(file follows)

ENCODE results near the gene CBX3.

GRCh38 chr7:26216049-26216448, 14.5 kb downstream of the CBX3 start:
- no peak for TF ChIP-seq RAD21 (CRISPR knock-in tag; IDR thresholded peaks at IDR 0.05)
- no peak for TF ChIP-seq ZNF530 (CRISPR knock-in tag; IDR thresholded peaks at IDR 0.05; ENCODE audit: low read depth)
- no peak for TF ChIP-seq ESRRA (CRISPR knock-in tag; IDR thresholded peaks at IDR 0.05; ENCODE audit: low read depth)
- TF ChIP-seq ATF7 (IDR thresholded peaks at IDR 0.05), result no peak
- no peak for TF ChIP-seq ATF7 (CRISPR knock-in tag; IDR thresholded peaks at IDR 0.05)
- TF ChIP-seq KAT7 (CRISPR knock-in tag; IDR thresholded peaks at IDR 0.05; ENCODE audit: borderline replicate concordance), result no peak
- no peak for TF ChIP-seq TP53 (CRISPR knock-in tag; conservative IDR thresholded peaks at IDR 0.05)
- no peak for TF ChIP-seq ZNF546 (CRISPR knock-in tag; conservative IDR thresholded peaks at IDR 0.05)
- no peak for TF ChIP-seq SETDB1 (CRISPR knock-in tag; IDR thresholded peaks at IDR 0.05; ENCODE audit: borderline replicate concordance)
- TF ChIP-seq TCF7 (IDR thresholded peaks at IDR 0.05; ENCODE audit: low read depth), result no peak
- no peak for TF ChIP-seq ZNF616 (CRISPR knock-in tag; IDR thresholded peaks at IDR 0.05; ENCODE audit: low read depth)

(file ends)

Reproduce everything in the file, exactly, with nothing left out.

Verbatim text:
ENCODE results near the gene CBX3.

GRCh38 chr7:26216049-26216448, 14.5 kb downstream of the CBX3 start:
- no peak for TF ChIP-seq RAD21 (CRISPR knock-in tag; IDR thresholded peaks at IDR 0.05)
- no peak for TF ChIP-seq ZNF530 (CRISPR knock-in tag; IDR thresholded peaks at IDR 0.05; ENCODE audit: low read depth)
- no peak for TF ChIP-seq ESRRA (CRISPR knock-in tag; IDR thresholded peaks at IDR 0.05; ENCODE audit: low read depth)
- TF ChIP-seq ATF7 (IDR thresholded peaks at IDR 0.05), result no peak
- no peak for TF ChIP-seq ATF7 (CRISPR knock-in tag; IDR thresholded peaks at IDR 0.05)
- TF ChIP-seq KAT7 (CRISPR knock-in tag; IDR thresholded peaks at IDR 0.05; ENCODE audit: borderline replicate concordance), result no peak
- no peak for TF ChIP-seq TP53 (CRISPR knock-in tag; conservative IDR thresholded peaks at IDR 0.05)
- no peak for TF ChIP-seq ZNF546 (CRISPR knock-in tag; conservative IDR thresholded peaks at IDR 0.05)
- no peak for TF ChIP-seq SETDB1 (CRISPR knock-in tag; IDR thresholded peaks at IDR 0.05; ENCODE audit: borderline replicate concordance)
- TF ChIP-seq TCF7 (IDR thresholded peaks at IDR 0.05; ENCODE audit: low read depth), result no peak
- no peak for TF ChIP-seq ZNF616 (CRISPR knock-in tag; IDR thresholded peaks at IDR 0.05; ENCODE audit: low read depth)